Joe Biden’s America will include energy-efficient electric vehicle chargers and heat pumps for buildings. The new standards come with a slew of other announcements on Monday around decarbonizing buildings and transportation, all of which would reportedly saddle the American economy with 700,000 jobs that pay fair wages and lower energy bills. Truly a national nightmare.
Homes account for an estimated 42% of all energy-related planet-warming pollution in the U.S. As the country moves to electrify everything and links up housing with transportation, that means the residential sector could play an outsize role in reducing emissions. If you’re the wild-eyed type who wants to live on a planet not turned into a cross between Waterworld, Mad Max, and Gravity, then cleaning up those sources of planet-heating pollution might just seem like a good idea.
In an effort prove that doing so can also create jobs and save people money, the Biden administration announced on Monday that it was putting together new standards for heat pumps and chargers. Heat pumps are a way of heating and cooling buildings by relying on electricity and the ambient ground temperature rather than fossil fuels and climate-damaging chemicals. (They can also be used in lieu of traditional hot water heaters.) They’re currently expensive to install upfront but yield benefits over time due to reduced operating costs.
The new standards are part of a two-pronged approach to both get the pumps operating as efficiently as possible and bring the cost down. The Department of Energy has also established a new program to install heat pump water heaters.
The administration also announced new Energy Star efficiency standards for fast electric vehicle charges. The two efficiency improvements would eventually save Americans $11 billion a year, according to a White House factsheet. It would avoid 115 million tons of greenhouse gas pollution annually. They also add to rules recently announced to re-establish furnace efficiency standards that efficiency hater-in-chief Donald Trump rolled back.
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On top of the heat pump and fast charger standards, the administration also announced the first-ever standards for decarbonizing federal buildings. As with Biden’s plan to switch the federal fleet to electric vehicles, it would leverage the immense power and size of the federal government to decarbonize the nation as a whole. The Government Services Administration manages a staggering 376.9 million square feet of real estate. Setting standards and best practices to decarbonize them could spur widespread adoption by state and local governments as well as the commercial and residential sectors. (Though, all that said, there’s no timeline for releasing the standards or implementing them.)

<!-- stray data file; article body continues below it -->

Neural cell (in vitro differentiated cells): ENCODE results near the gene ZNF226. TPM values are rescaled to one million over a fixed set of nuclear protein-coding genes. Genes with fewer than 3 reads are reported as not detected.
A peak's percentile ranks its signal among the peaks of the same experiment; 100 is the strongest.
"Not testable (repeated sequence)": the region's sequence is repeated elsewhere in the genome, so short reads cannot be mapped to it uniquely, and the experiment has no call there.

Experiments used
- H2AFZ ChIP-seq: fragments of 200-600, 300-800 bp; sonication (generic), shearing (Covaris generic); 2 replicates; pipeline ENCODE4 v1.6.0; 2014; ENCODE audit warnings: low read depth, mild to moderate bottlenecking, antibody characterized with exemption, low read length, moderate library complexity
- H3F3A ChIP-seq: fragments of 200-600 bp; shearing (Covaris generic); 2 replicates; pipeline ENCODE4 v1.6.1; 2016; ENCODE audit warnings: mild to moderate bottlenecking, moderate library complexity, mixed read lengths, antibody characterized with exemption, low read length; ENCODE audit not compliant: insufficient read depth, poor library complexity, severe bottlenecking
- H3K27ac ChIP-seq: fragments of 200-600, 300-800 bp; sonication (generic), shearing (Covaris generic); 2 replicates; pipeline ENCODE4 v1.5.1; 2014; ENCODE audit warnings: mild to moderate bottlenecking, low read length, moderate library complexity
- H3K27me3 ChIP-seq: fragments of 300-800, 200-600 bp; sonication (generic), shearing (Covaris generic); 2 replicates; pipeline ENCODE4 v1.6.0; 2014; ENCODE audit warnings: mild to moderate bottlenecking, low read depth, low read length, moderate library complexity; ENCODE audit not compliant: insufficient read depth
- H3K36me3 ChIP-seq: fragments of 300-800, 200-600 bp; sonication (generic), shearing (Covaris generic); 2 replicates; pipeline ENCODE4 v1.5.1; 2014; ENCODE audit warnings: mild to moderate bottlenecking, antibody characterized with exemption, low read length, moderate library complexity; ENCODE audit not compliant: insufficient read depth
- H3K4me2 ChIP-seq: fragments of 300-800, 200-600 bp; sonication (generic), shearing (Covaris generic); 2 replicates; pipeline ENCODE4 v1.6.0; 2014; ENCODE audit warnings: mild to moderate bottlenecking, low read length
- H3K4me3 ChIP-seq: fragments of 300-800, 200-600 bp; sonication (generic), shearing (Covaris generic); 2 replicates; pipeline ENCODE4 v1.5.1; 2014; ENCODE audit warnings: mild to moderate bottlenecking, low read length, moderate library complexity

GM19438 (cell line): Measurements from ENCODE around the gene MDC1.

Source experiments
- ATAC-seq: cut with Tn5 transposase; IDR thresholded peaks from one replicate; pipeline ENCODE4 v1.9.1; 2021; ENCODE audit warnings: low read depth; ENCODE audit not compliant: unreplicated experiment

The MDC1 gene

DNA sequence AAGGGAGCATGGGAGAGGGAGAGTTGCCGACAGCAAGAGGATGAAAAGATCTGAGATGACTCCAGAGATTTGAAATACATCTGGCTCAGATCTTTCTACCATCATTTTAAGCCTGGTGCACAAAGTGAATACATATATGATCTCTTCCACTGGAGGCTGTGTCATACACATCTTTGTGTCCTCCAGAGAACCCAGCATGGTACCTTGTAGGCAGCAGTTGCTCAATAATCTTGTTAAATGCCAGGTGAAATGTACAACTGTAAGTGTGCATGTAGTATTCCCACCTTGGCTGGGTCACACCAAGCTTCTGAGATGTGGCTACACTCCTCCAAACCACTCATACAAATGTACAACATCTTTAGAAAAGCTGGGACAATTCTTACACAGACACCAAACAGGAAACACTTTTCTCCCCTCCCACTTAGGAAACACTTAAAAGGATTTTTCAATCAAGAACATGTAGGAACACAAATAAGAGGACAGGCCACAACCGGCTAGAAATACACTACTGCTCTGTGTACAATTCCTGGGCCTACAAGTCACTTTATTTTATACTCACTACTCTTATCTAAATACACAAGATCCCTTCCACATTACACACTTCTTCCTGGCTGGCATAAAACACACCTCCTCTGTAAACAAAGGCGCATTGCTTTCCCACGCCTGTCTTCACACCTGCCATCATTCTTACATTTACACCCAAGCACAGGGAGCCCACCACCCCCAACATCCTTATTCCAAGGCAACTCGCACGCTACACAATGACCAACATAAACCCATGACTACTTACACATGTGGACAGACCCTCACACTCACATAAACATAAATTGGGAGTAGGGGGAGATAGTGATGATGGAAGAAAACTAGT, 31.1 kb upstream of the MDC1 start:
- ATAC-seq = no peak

“It will help reduce the federal bill, which is good,” Steven Nadel, the executive director of the American Council for an Energy-Efficient Economy, told the Washington Post, which first reported the news. “It will also encourage other jurisdictions to consider them.”
A report by Rewiring America, also out on Monday and cited in the White House announcements, found household electrification could create 700,000 jobs. It also found many of the economic and climate benefits would accrue in low- and middle-income households. The administration announced a $30 million investment in “technical assistance and funding awards” to help get more workers ready to meet the moment of electrifying everything.
But the Rewiring America report is predicated on a $100 billion investment, much bigger than the one announced on Monday by the administration. In a roundtable following the new announcements, though, the White House Council on Environmental Quality head Brenda Mallory stumped for Biden’s $2 trillion jobs plan as a way to meet the moment. That would certainly start to get the ball rolling forward after four years of kicking it in the wrong direction.